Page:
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A normal transgender person

  • Posted on February 8, 2012 at 10:32 am

I have left a poem Front Page News that is part of this story. It came about after the Metro newspaper landed on commuters in and around London in September 2011, juxtaposing two headlines:

‘The £1 million man from Atlantis. Walliams completes his torturous Thames odyssey … and raises a fortune for charity in the process’

– and

‘Boy, 10, who went back to school a girl’.

It made me think: why is it so normal to swim the Thames, and why does it make you such a hero, compared with a 10-year-old who braves the opprobrium of parents, friends, family (and, under headlines now, the world) and causes a sensation? Most real heroes, when asked, say that their act was not a matter of choice, but instinct, so you judge who is most heroic here. It felt such an irony to see these two together, and quite sad too.

Since then several children have made headlines, and with immense bravery shared by their parents, have pressed forward the case for transgender identity to be normal. Not just normal, but acceptable; beyond sensational headlines, beyond despicable use of words that make trans people different, reviled or just a subject of ridicule. This has been the most difficult year of my life. It’s odd that for fifty years I have struggled with not feeling normal, and now I feel completely normal, I struggle with a society that says I have become abnormal. So I applaud organisations like Trans Media Watch who tackle the prejudice, deliberate sensationalising, or even the sheer thoughtlessness and ignorance, of journalists and editors everywhere. I wish I was one of them: I wish I was up there at the front being bolshie and noisy about being normal, and making others like me a bit safer and more accepted.

So I admire these children and their families for risking so much to be seen, to be listened to on their own terms. I know who is the heroine in the headlines.


I immediately know that the statisticians among you will say that normal has a definite meaning: the majority group in the middle of the bell curve of variance. What I mean by normal is that ‘this happens: rather a lot more than most of us know’ and that as a result, being trans is an everyday part of diversity. There are many places you can read up the stats on transgender people, intersex incidence etc., if you haven’t, just be aware that you will likely have met, maybe know, people whose transgender identity, past or present, simply isn’t apparent to you. Part of the reason for this is that it can be so difficult to reveal or fulfill a transgender personality. By doing so, you make a statement that still shocks, that so runs counter to preconceptions it tears families apart. There is no blame, there is no cause: it just happens, and because we don’t accept it as normal we have to set it apart, in case it’s dangerous or subversive.

If we all accept that there is a bit of the feminine in all men, and a bit of the masculine in all women, we are inevitably faced with the question: ‘yes, but how much’? And how much is ‘too much’? Too much for what? Our personal gender security? Even if it could be properly measured, how could we ever determine a maximum percentage for a definition of normal?

So as I watch, support, and follow the children who recently have made the front pages and the breakfast TV, my heart is with them. I wish I had known at an early age that there is a language for this, a space in life and society, and that it’s OK: you can be loved, you can express who you are and you can live a normal life. Meanwhile, I am still up against the buffers, where people can choose to be associated with me or not, on grounds of my kind or normality (‘Don’t let anyone think I’m the kind of person who finds this normal’!).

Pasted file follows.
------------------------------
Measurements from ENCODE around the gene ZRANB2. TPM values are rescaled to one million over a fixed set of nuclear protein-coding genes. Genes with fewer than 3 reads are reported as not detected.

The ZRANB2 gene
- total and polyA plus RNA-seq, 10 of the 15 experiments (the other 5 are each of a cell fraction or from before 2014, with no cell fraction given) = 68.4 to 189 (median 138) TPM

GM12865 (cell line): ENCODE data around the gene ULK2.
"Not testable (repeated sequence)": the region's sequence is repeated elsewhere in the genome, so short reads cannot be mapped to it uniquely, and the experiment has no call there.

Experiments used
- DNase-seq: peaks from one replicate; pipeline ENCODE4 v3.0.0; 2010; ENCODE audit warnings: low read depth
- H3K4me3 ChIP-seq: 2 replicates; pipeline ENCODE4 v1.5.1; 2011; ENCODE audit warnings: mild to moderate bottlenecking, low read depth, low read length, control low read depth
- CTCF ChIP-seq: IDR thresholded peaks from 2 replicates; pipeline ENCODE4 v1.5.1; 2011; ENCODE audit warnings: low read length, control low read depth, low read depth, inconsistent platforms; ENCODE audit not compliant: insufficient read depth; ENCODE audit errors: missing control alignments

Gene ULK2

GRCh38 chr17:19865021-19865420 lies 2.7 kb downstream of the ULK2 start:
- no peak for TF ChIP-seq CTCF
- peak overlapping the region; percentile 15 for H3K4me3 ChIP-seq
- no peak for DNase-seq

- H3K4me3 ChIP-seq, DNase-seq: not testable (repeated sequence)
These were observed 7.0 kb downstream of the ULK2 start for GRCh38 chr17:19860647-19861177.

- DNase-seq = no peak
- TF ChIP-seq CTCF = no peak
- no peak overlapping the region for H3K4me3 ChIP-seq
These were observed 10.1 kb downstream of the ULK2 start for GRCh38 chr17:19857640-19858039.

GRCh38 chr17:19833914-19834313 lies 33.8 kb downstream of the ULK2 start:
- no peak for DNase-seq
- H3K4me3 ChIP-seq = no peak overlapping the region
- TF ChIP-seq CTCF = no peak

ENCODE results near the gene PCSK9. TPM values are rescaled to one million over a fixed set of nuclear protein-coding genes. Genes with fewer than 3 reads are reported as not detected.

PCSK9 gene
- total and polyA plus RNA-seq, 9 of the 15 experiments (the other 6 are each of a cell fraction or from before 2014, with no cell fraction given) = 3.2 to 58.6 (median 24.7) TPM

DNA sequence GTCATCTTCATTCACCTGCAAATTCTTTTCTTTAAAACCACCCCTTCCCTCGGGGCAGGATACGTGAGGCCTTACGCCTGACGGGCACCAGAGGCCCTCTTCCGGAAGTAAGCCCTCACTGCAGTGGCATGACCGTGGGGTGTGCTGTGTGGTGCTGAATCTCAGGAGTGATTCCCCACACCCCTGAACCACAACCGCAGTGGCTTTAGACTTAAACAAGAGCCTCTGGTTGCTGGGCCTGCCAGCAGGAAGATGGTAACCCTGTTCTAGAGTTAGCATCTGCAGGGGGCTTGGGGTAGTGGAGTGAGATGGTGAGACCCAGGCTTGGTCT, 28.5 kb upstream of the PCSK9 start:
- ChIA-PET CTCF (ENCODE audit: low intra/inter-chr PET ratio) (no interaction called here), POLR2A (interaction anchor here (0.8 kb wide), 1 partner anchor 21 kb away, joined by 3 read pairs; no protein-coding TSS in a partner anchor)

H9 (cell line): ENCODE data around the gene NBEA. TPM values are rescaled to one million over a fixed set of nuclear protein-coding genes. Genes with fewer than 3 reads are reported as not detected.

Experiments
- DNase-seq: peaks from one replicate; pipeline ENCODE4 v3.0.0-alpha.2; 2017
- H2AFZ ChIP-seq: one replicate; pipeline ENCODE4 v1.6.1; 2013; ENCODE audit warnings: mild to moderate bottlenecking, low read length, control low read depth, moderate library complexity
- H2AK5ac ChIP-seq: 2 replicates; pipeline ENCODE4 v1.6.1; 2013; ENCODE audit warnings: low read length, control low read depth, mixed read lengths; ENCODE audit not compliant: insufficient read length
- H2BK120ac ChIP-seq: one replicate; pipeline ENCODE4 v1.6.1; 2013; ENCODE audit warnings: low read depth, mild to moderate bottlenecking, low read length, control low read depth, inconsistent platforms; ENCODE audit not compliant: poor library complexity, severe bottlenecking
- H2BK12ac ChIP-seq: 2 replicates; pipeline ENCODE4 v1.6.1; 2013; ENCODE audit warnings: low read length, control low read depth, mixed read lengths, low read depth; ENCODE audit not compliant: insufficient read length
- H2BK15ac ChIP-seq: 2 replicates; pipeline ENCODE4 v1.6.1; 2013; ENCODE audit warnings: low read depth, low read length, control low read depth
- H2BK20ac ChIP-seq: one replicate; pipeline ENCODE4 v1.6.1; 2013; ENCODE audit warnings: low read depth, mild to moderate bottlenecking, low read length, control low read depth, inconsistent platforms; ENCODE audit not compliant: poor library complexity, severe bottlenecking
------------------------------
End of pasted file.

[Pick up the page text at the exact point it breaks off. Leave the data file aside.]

I can’t walk away from being transgender, but they can. If they can only feel safely normal by distancing themselves, they will. I am a normal transgender person – why do you feel your personal sense of gender is so betrayed? I hope these children work a miracle in the popular mind, until one day there is no media sensation, no permissible transphobia, and it is perfectly normal to love, be seen with, be a parent – as a transgender person.

Front page news

  • Posted on February 8, 2012 at 9:22 am

David Walliams swam 140 miles up the Thames for sports charity in September 2011. He did in fact save a dog on his way. The articles appeared in The Metro on September 13.

On the day a man swims the Thames
and raises a million for all those miles,
a boy, 10, goes back to school a girl.
Together, they are front page news on every seat
on trains in and out of London today.

And tomorrow, one will have a bath
and be glad he’s going nowhere except
to a fluffy embrace, be dry, warm – and will
reminisce about the day he also saved a dog,
and talk, and tell and forever be – the man
who swam the Thames.

The other has plunged into a turbulence –
white water with only his body board, and miles
ahead, so many miles, and his alone to leave behind,
in swirling judgement of parents unwilling to see
the reach of an unfamiliar stroke, of a girl
in a class of her own.

One page – picked up, picked over, passport of a morning
and tired but persistent on the journey home –
carries its stories to three million hands (and a million
pounds for the courage in a river no surprise) –
but the courage of a daughter born a boy?

Reported ignorance, condemnation, shock and taunts –
protests at ‘lack of consultation’ by the school
reflected in uncharitable commuter chat and chafe –
and the prayers of many quiet knowing hearts in stations
everywhere, who have travelled home this way before.

2011 © Andie Davidson

From the new collection Realisations.